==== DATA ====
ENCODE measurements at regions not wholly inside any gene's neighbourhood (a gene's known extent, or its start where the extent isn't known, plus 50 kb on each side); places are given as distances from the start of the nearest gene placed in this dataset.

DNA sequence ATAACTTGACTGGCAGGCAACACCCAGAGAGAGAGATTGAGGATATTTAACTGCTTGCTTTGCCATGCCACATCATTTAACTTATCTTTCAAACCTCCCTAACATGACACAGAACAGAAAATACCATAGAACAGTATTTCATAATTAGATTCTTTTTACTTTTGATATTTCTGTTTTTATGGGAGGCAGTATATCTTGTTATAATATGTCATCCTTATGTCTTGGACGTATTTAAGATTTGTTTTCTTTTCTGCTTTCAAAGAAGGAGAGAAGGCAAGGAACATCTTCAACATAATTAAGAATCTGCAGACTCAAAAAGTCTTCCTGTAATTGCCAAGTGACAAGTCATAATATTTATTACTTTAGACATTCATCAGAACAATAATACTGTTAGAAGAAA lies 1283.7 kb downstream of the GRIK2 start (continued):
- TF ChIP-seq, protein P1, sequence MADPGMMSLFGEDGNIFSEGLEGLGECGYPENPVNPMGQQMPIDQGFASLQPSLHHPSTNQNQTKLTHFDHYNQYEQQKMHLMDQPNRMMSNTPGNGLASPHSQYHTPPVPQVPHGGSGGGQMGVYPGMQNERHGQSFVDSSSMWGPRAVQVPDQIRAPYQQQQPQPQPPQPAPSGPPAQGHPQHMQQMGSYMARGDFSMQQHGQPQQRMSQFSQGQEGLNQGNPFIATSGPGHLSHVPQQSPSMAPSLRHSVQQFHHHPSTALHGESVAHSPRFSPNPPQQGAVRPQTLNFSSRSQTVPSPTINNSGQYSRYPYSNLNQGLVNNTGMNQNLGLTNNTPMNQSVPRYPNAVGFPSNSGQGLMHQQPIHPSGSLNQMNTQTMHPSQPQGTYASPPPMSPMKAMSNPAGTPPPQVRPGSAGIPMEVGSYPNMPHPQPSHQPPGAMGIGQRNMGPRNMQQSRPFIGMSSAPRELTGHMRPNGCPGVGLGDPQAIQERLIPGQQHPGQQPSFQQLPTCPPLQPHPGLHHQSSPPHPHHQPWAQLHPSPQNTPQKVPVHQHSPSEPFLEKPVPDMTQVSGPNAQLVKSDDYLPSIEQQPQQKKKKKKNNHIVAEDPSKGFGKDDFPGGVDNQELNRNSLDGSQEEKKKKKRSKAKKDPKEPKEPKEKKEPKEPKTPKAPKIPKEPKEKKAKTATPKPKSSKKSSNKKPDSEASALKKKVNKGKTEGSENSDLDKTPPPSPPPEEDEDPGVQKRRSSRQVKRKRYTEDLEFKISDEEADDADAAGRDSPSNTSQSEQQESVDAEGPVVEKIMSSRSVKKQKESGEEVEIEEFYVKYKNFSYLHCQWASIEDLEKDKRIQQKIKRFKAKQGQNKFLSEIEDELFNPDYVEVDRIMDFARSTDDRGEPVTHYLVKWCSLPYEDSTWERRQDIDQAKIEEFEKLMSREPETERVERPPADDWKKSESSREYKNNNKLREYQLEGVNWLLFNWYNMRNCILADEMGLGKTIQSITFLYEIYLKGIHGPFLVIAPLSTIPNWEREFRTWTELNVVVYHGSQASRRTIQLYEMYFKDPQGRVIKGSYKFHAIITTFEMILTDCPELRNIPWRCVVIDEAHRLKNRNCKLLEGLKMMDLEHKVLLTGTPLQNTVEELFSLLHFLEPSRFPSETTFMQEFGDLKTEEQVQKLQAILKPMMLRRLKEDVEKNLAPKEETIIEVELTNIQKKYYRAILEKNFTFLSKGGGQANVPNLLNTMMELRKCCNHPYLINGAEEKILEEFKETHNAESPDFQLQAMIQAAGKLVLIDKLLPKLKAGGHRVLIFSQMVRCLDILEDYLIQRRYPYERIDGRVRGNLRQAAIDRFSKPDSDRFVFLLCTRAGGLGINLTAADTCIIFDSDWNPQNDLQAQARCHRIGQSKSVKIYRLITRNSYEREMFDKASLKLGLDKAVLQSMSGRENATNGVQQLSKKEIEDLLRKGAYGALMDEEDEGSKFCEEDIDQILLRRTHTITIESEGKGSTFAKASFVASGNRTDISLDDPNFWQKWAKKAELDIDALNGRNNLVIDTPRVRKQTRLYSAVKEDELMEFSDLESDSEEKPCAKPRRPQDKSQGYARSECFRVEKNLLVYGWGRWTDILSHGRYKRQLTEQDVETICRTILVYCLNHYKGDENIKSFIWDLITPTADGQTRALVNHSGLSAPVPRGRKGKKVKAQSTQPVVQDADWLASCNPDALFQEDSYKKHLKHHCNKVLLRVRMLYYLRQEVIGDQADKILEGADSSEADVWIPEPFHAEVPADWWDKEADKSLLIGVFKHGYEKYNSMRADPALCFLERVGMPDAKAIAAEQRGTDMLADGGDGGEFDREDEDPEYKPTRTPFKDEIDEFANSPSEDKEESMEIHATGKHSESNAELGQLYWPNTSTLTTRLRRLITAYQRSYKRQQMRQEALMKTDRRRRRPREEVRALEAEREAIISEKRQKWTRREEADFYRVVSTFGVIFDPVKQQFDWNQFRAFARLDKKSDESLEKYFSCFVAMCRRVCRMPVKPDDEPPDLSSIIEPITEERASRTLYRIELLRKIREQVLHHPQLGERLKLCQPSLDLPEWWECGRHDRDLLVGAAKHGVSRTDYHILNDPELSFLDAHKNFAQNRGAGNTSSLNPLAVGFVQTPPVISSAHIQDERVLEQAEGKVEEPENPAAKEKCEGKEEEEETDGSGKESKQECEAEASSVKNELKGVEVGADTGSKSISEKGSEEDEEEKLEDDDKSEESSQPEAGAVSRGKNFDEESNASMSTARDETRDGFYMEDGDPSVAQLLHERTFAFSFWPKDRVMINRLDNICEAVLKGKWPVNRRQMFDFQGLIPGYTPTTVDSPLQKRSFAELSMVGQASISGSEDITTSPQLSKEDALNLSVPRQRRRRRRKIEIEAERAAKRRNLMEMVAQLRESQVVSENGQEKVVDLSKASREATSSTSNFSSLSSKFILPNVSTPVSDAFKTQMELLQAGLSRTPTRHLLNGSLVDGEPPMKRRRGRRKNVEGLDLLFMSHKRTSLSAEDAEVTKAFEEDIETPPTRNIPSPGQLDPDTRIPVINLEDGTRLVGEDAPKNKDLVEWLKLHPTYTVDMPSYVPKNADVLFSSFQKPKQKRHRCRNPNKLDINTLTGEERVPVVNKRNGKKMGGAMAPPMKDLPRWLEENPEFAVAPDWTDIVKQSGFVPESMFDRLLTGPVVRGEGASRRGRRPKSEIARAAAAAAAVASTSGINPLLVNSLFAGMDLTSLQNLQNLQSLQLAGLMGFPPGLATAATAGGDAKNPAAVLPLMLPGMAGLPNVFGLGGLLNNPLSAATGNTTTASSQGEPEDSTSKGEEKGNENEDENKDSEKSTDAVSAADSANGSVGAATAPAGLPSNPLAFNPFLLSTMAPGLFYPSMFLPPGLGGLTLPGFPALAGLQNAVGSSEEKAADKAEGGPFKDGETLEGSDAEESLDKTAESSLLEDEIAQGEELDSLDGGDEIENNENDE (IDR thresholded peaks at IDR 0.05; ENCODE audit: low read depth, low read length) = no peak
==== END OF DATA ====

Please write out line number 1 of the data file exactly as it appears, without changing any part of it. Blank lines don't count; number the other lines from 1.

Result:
ENCODE measurements at regions not wholly inside any gene's neighbourhood (a gene's known extent, or its start where the extent isn't known, plus 50 kb on each side); places are given as distances from the start of the nearest gene placed in this dataset.